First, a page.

By BECKY KISER
The city of Hays’ financial report for February 2022 presented to the city commission last night contained a lot of positives, including a unique milestone.
“We’ve been doing this (monthly) report since 2011,” said Kim Rupp, city finance director, “and never have I had a report where all the general fund sales tax collection categories had an increase. I’ve always had at least one category that had a trending negative.”
The report of top ten quarter-to-date (QTD) city sales tax
collections by classification was up $421,139 or 19 percent.
The largest percentage
increases were in electronic (internet) shopping at 142 percent, accommodation at 85 percent, and
restaurants at 24 percent. The top ten categories represent 73 percent of the total sales tax
collections for the running quarter.
“This is the first report where all the categories were positive trends,” Rup reported.
Notable areas of increased revenue compared to February 2021 included:
* Transient guest tax for the CVB was up $116,000 or 44 percent.
* Golf revenue continued an increase up $25,000.
* Miscellaneous revenue for new equipment reserves rose $13,800 due to police department vehicles and other equipment sold on Purple Wave.
* Month-to-date general fund sales tax collections were at $846,477, an increase of $133,616 or 19 percent as compared to last year.
* Year-to-date, general fund sales tax is at $1,581,008, up $229,414 or 17 percent from a year ago.
* Month-to-date county sales tax collections were at $102,606, up $16,000 or 18 percent from a year ago.
While the commission was pleased with the report, Shaun Musil wondered how much of the increased city sales tax collection is a result of current inflation factors.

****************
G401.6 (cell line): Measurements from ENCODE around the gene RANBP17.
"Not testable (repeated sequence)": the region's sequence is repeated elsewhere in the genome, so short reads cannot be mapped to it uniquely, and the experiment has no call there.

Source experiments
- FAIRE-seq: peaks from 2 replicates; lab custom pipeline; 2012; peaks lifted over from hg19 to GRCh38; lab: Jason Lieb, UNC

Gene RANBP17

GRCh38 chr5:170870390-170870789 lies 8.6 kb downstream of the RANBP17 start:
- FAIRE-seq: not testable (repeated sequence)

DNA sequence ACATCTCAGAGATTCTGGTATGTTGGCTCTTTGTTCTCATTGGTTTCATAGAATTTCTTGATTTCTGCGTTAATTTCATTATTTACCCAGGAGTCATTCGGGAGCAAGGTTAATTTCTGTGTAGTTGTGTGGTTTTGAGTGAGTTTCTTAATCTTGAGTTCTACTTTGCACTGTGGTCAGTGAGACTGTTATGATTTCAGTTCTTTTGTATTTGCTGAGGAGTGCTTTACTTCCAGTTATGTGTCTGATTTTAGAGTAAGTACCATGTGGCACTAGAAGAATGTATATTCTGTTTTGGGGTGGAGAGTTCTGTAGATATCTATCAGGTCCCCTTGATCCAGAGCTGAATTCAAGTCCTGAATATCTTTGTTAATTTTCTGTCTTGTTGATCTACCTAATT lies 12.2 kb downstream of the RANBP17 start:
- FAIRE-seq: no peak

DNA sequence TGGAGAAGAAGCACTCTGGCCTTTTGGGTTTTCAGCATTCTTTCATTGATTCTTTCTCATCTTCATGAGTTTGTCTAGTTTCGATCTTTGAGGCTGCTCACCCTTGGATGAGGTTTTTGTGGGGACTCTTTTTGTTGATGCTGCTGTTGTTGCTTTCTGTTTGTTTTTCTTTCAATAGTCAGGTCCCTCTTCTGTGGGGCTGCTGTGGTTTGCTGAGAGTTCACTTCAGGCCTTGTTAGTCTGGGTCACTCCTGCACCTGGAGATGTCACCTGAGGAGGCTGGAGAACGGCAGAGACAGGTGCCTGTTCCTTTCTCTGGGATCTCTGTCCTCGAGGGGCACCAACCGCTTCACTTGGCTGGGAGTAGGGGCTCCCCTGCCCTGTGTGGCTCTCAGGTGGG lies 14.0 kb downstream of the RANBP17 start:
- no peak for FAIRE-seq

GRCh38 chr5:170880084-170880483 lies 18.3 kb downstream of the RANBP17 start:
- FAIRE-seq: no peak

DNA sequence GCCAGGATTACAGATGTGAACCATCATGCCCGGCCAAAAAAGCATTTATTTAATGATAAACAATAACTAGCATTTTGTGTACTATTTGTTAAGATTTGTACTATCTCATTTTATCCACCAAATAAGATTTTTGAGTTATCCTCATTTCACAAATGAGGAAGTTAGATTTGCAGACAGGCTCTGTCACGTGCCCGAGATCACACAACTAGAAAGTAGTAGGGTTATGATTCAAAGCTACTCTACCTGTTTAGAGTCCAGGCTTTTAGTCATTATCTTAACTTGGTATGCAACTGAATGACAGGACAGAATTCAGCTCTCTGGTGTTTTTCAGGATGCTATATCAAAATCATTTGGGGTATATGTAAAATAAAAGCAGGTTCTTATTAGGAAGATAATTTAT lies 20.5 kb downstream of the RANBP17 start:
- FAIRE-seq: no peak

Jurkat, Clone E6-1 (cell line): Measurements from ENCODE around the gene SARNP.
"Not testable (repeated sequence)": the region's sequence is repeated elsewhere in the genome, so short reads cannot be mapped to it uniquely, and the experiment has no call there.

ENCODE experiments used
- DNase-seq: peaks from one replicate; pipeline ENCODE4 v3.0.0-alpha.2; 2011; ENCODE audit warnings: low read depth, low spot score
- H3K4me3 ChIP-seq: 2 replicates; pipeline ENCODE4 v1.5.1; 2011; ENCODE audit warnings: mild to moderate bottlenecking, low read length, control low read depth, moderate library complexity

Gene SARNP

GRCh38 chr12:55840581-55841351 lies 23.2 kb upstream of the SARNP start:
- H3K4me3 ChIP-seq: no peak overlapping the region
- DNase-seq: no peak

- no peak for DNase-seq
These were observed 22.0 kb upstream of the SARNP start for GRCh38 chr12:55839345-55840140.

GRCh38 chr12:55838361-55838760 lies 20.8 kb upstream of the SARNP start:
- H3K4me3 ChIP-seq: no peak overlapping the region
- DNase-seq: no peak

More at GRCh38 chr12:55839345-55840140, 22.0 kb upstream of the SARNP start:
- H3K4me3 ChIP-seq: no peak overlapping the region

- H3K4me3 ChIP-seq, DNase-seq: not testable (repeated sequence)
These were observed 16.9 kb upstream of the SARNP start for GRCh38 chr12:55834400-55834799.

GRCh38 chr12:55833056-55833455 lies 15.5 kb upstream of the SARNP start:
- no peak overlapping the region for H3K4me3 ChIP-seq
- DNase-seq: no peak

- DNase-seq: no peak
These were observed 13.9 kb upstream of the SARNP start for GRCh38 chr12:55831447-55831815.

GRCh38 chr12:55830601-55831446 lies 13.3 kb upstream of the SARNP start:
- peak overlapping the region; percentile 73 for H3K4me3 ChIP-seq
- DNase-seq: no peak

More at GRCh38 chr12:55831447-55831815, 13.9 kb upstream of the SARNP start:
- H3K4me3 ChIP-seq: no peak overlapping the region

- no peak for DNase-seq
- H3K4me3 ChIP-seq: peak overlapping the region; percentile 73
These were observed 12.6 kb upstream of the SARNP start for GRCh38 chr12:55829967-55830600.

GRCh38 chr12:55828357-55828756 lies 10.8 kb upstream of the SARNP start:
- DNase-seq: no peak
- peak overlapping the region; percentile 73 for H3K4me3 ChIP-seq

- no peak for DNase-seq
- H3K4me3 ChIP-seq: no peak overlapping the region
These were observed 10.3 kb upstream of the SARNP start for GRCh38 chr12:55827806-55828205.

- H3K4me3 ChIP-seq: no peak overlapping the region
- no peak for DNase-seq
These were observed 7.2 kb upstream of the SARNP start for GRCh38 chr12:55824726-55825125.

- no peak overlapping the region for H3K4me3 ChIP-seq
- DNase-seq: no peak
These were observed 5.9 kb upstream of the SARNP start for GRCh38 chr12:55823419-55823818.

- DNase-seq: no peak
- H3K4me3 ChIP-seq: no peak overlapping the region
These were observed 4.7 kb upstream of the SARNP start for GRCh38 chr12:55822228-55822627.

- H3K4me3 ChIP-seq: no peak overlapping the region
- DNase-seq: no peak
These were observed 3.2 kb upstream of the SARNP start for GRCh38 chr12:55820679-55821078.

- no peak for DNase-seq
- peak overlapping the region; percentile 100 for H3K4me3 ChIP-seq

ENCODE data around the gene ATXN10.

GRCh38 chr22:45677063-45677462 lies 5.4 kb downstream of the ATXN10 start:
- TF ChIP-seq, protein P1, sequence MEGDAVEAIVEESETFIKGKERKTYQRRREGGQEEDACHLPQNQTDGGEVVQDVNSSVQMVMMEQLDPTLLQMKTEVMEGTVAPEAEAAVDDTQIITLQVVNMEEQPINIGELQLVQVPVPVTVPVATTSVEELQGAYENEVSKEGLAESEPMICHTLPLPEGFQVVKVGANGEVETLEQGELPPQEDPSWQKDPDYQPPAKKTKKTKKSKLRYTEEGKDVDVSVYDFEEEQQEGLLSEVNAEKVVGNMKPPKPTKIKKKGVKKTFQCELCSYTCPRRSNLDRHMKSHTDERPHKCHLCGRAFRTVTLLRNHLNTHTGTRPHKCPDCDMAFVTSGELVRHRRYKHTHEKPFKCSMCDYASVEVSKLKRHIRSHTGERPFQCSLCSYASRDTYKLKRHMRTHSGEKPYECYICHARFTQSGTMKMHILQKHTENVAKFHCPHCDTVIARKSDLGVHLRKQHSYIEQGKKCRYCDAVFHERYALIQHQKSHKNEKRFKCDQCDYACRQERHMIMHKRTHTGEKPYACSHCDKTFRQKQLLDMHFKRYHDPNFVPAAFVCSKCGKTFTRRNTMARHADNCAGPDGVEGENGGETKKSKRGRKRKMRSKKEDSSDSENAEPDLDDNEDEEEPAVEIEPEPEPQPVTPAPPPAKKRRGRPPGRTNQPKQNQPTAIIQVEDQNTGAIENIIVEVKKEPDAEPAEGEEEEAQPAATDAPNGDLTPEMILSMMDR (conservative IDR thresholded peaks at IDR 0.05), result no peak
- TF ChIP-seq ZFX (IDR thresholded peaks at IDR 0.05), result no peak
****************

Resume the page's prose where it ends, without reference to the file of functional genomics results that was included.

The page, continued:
“Is there any way to tell, with prices going up, what that percent is of the overall increase?” Musil asked.
“We could maybe do some looking at inflation and apply that,” Rupp replied. “But the problem with that is you can’t factor in how much of that is really just increased shopping locally.
“I think it’s a lot of things that have contributed to those increases.”
Inflation is a major factor, he agreed.
“Next year at this time if you could show 18 percent growth compared to this year, now that will be something,” Reese Barrick, commissioner, said with a smile.
One area of decreased revenue “that we’re probably all happy about is the fact that water use was down,” Barrick added. “That’s actually a very good thing.”
“Especially for as dry as it is,” Musil agreed.
Compared to one year ago in February, residential water consumption was down 3.5 percent and business was down 24 percent for a total decrease of 14 percent. The result is a drop in total water revenue of 10 percent or $47,000.
In a 4-1 vote, commissioners agreed to modify the one-cent sales tax CID (Community Improvement District) agreement between Hays Mall LLC, owner of Big Creek Crossing shopping center, and the city.
The amendment allows the Big Creek Crossing owner to be reimbursed for up to $1 million of improvements they are currently making to the facility for the incoming Ollie’s Bargain Outlet.
The November 13, 2014 agreement required Phase 2 improvements for a large retailer to be completed by Dec. 31, 2016. That deadline was missed.
The resolution now gives the property owner up to 18 months to submit invoices for reimbursement.
Musil voted against the amendment.
In other business, the commission approved low bids for five projects:
* Sidewalk installation along West 27th Street between Thunderbird and Englewood; J Corp, $56,000
* Additional curb and brick repair; J Corp, $243,760
*Sanitary sewer point repairs; Utility Solutions, $300,000
* Replacement of self-contained breathing apparatus equipment for the fire department; Conrad Fire Equipment, $262,022
* Installation of parking lot in East Frontier Park; J Corp, $26,700
At the beginning of the meeting, Mayor Mason Ruder commended Hays Police Sgt. Jason Bonczynski for his “heroic” actions Wednesday night in helping save the life of a local four-week old baby who was not breathing.